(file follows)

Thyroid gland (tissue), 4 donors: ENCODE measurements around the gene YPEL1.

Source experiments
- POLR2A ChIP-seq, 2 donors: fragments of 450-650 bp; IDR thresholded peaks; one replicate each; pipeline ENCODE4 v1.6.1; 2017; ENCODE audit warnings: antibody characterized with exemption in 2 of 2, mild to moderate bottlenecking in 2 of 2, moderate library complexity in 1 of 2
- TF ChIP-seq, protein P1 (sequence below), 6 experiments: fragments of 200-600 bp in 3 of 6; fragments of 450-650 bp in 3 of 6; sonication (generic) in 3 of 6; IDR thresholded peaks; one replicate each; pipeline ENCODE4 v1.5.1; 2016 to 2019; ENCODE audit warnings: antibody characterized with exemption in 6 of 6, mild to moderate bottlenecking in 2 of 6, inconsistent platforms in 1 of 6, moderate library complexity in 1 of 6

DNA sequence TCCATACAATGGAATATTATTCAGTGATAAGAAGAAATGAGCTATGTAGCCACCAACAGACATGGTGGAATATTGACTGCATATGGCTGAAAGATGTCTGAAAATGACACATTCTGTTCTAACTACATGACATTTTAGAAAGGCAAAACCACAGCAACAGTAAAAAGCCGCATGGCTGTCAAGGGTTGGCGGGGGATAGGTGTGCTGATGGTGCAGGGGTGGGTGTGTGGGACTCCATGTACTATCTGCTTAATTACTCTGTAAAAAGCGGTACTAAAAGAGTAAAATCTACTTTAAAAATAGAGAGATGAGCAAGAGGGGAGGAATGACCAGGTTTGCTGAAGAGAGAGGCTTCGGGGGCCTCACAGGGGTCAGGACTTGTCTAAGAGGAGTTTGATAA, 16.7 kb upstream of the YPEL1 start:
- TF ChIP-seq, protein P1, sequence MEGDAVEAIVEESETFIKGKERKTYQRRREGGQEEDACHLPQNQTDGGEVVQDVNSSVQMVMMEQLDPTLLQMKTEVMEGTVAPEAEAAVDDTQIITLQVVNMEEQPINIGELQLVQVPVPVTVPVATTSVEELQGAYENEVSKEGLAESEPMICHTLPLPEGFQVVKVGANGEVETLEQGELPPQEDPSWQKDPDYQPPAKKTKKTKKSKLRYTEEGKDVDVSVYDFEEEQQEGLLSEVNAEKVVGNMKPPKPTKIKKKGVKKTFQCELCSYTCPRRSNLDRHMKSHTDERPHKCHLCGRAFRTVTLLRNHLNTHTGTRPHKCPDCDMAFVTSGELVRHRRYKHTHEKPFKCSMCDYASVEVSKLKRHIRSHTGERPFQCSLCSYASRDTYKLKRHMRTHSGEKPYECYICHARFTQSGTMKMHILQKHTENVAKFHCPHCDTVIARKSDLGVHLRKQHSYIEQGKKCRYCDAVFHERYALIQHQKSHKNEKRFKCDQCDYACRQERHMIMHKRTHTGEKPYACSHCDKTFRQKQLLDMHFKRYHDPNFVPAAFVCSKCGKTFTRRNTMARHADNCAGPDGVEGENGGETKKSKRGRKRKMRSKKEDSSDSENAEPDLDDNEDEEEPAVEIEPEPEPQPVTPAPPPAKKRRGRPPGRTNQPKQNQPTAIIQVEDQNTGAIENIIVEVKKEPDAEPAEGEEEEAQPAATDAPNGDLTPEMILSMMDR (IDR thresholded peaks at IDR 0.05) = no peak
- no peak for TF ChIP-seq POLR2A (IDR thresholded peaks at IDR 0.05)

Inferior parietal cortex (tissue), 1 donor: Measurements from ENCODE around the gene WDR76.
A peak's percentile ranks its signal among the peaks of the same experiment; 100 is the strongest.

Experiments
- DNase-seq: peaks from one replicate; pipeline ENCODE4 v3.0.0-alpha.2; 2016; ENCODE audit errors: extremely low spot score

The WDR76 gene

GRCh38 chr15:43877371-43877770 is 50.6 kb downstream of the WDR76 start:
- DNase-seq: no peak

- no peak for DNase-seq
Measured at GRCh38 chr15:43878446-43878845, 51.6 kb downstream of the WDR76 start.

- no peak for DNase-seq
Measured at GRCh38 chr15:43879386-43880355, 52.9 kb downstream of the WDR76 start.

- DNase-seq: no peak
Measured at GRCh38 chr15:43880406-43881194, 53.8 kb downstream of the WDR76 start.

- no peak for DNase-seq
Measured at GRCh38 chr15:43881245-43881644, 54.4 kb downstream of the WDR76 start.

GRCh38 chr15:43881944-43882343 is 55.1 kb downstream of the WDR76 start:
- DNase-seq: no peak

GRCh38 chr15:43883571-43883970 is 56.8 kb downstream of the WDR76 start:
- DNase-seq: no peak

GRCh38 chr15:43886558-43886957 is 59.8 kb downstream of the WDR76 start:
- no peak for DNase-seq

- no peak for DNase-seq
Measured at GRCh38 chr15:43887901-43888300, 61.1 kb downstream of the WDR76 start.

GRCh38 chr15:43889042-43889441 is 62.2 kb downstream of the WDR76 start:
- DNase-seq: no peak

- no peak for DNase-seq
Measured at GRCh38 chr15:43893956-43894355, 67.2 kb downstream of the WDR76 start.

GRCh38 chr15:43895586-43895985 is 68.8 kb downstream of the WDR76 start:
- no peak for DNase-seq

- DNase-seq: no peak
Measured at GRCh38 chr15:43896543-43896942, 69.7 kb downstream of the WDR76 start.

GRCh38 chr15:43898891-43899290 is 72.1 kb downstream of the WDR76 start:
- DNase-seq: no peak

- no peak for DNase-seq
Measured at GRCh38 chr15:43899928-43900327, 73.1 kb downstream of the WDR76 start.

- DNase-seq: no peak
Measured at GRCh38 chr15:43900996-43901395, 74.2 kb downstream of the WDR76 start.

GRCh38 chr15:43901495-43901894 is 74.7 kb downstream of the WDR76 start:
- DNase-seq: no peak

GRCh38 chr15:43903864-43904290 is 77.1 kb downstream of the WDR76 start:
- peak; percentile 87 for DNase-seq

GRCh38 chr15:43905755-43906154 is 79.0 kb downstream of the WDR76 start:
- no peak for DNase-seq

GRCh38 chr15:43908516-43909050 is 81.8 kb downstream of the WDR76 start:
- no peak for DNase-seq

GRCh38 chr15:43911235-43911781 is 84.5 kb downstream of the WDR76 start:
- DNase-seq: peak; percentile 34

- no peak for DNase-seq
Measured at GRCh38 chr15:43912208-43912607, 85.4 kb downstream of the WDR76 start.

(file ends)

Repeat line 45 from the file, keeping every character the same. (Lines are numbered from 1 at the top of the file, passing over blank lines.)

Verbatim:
GRCh38 chr15:43901495-43901894 is 74.7 kb downstream of the WDR76 start: